[Skip to Content]
Access to paid content on this site is currently suspended due to excessive activity being detected from your IP address Please contact the publisher to request reinstatement.
[Skip to Content Landing]
February 2013

Longitudinal Associations Between Binge Eating and Overeating and Adverse Outcomes Among Adolescents and Young Adults: Does Loss of Control Matter?

Author Affiliations

Author Affiliations: Division of Adolescent Medicine, Department of Medicine, Children's Hospital Boston and Harvard Medical School (Drs Sonneville and Field), Department of Medicine, Channing Laboratory, Brigham and Women's Hospital and Harvard Medical School (Drs Sonneville and Field), and Department of Epidemiology, Harvard School of Public Health (Drs Swanson and Field), Boston, and Department of Mathematics and Statistics, Smith College, Northampton (Dr Horton), Massachusetts; Neuropsychiatric Research Institute, Department of Clinical Neuroscience, University of North Dakota School of Medicine and Health Sciences, Fargo (Dr Crosby); and Institute of Child Health, Behavioural and Brain Sciences Unit, University College London, London, England (Dr Micali and Ms Solmi).

JAMA Pediatr. 2013;167(2):149-155. doi:10.1001/2013.jamapediatrics.12

Objective To investigate the association between overeating (without loss of control) and binge eating (overeating with loss of control) and adverse outcomes.

Design Prospective cohort study.

Setting Adolescents and young adults living throughout the United States.

Participants Sixteen thousand eight hundred eighty-two males and females participating in the Growing Up Today Study who were 9 to 15 years old at enrollment in 1996.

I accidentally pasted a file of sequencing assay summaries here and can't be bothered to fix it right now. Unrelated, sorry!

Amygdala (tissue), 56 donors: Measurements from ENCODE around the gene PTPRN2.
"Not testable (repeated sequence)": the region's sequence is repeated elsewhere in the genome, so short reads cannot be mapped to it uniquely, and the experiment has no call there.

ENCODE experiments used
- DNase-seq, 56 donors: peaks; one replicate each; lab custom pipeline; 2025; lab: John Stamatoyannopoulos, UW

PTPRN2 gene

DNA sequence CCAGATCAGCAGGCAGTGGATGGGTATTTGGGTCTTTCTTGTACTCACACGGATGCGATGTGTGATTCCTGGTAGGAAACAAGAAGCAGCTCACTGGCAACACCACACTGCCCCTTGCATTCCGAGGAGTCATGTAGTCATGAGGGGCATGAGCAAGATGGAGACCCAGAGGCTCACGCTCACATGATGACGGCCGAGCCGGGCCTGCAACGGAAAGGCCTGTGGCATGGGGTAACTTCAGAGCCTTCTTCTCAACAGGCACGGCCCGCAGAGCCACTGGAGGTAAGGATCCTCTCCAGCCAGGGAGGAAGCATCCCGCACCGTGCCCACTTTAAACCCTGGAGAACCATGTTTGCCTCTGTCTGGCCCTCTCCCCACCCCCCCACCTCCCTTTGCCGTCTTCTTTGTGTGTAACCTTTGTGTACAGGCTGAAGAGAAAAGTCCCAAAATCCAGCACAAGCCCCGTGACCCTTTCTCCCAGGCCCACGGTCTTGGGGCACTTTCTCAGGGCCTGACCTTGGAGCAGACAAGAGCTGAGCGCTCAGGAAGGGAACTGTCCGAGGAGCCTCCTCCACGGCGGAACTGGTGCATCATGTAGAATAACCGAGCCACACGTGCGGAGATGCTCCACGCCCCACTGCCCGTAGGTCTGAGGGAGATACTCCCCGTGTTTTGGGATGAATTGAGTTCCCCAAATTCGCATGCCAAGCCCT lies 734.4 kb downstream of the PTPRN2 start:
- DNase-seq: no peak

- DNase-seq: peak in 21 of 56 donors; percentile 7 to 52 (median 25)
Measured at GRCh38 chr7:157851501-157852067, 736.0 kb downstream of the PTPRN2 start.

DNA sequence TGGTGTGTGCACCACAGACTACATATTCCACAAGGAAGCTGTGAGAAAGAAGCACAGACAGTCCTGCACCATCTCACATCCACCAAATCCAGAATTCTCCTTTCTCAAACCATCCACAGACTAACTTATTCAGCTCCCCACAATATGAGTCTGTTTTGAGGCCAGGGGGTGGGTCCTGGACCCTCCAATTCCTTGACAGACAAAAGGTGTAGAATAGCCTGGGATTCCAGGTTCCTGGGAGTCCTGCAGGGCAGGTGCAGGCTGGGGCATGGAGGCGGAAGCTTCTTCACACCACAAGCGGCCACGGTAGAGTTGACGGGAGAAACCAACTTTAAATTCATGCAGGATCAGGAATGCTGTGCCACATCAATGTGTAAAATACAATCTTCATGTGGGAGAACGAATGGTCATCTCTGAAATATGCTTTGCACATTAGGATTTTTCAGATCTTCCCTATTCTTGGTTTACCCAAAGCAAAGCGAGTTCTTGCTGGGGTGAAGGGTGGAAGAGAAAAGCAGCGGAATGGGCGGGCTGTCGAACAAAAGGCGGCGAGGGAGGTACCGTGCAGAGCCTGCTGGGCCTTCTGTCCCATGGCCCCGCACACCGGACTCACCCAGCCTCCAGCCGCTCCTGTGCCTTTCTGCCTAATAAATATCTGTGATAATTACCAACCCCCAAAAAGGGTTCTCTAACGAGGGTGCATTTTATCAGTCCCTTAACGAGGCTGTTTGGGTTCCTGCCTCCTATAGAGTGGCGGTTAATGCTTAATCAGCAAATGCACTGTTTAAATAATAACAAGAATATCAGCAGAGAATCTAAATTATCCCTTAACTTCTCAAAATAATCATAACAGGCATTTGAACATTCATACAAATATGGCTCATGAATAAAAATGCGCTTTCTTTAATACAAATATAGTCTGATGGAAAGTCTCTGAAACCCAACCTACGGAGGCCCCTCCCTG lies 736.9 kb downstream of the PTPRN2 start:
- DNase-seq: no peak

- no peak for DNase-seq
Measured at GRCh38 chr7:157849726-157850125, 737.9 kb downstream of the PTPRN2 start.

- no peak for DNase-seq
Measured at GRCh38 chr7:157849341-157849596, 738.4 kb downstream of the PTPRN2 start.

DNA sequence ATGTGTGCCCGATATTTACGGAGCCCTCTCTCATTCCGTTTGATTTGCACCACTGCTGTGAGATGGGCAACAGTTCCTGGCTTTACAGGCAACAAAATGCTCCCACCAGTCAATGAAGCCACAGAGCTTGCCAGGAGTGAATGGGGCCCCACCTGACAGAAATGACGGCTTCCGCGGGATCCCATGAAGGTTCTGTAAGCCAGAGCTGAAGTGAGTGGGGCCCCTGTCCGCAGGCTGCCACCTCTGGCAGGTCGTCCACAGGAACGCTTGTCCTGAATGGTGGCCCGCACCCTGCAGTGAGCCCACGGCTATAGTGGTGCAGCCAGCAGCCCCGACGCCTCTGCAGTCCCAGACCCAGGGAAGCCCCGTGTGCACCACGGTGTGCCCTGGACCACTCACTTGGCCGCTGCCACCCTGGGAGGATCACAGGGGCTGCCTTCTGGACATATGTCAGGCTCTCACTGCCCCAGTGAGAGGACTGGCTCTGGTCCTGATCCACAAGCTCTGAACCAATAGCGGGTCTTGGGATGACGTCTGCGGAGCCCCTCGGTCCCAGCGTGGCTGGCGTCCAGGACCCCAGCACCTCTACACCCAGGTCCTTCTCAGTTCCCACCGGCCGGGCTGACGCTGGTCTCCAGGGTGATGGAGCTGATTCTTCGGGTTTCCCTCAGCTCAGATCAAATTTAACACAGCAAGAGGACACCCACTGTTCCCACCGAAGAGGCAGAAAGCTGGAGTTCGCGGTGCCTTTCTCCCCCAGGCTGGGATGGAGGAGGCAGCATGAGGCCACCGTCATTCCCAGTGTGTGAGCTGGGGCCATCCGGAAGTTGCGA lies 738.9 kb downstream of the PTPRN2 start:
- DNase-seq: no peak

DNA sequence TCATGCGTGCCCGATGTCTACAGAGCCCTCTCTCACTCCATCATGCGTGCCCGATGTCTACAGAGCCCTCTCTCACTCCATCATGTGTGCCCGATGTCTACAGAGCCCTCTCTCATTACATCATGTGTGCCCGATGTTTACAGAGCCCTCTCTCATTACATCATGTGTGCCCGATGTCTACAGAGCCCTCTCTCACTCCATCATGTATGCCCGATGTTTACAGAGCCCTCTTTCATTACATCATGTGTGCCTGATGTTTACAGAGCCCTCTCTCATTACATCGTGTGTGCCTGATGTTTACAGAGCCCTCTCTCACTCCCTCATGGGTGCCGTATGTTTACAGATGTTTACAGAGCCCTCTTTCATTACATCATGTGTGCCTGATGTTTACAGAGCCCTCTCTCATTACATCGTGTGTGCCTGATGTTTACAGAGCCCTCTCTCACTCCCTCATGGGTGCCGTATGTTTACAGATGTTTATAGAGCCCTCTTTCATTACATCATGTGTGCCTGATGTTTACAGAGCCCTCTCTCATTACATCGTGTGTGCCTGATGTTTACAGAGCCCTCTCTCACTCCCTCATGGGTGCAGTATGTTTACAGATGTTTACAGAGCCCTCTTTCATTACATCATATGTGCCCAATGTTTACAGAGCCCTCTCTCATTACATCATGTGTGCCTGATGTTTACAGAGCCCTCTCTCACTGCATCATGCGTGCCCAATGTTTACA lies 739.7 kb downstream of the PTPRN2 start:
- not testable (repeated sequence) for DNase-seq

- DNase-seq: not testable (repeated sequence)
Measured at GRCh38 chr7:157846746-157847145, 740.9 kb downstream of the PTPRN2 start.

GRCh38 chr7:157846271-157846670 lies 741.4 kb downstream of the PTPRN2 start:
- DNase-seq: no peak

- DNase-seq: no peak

Main Exposure Overeating and binge eating assessed via questionnaire every 12 to 24 months between 1996 and 2005.

Main Outcome Measures Risk of becoming overweight or obese, starting to binge drink frequently, starting to use marijuana, starting to use other drugs, and developing high levels of depressive symptoms. Generalized estimating equations were used to estimate associations. All models controlled for age and sex; additional covariates varied by outcome.

Results Among this large cohort of adolescents and young adults, binge eating was more common among females than males. In fully adjusted models, binge eating, but not overeating, was associated with incident overweight/obesity (odds ratio, 1.73; 95% CI, 1.11-2.69) and the onset of high depressive symptoms (odds ratio, 2.19; 95% CI, 1.40-3.45). Neither overeating nor binge eating was associated with starting to binge drink frequently, while both overeating and binge eating predicted starting to use marijuana and other drugs.

Conclusions Although any overeating, with or without loss of control, predicted the onset of marijuana and other drug use, we found that binge eating is uniquely predictive of incident overweight/obesity and the onset of high depressive symptoms. These findings suggest that loss of control is an important indicator of severity of overeating episodes.